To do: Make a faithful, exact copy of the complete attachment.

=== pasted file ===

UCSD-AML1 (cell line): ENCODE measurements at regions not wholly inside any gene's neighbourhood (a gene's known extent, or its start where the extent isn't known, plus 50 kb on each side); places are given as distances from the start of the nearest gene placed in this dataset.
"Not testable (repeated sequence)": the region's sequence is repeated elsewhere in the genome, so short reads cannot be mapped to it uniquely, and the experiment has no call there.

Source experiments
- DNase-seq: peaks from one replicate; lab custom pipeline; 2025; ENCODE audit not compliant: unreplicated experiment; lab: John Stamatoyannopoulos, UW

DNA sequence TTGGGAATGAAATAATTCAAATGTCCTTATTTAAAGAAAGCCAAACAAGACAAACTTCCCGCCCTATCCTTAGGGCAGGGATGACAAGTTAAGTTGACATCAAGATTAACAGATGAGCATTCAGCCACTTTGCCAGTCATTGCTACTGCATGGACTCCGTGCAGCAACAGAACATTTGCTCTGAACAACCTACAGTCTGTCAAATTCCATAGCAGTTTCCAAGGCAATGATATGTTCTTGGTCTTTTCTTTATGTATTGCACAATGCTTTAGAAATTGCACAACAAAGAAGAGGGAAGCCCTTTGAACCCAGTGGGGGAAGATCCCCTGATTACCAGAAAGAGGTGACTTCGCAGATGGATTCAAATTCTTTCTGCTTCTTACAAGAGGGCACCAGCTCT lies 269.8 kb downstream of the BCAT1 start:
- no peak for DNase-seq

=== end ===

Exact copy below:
UCSD-AML1 (cell line): ENCODE measurements at regions not wholly inside any gene's neighbourhood (a gene's known extent, or its start where the extent isn't known, plus 50 kb on each side); places are given as distances from the start of the nearest gene placed in this dataset.
"Not testable (repeated sequence)": the region's sequence is repeated elsewhere in the genome, so short reads cannot be mapped to it uniquely, and the experiment has no call there.

Source experiments
- DNase-seq: peaks from one replicate; lab custom pipeline; 2025; ENCODE audit not compliant: unreplicated experiment; lab: John Stamatoyannopoulos, UW

DNA sequence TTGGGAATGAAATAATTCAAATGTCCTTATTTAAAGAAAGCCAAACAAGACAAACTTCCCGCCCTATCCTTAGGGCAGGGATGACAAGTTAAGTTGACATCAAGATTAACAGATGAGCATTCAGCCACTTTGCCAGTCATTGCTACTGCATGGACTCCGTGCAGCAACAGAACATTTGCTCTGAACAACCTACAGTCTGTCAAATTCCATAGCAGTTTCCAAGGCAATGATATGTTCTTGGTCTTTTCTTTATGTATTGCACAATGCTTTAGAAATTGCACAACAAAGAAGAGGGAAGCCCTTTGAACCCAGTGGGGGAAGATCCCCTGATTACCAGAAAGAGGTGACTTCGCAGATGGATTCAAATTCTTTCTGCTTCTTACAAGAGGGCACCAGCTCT lies 269.8 kb downstream of the BCAT1 start:
- no peak for DNase-seq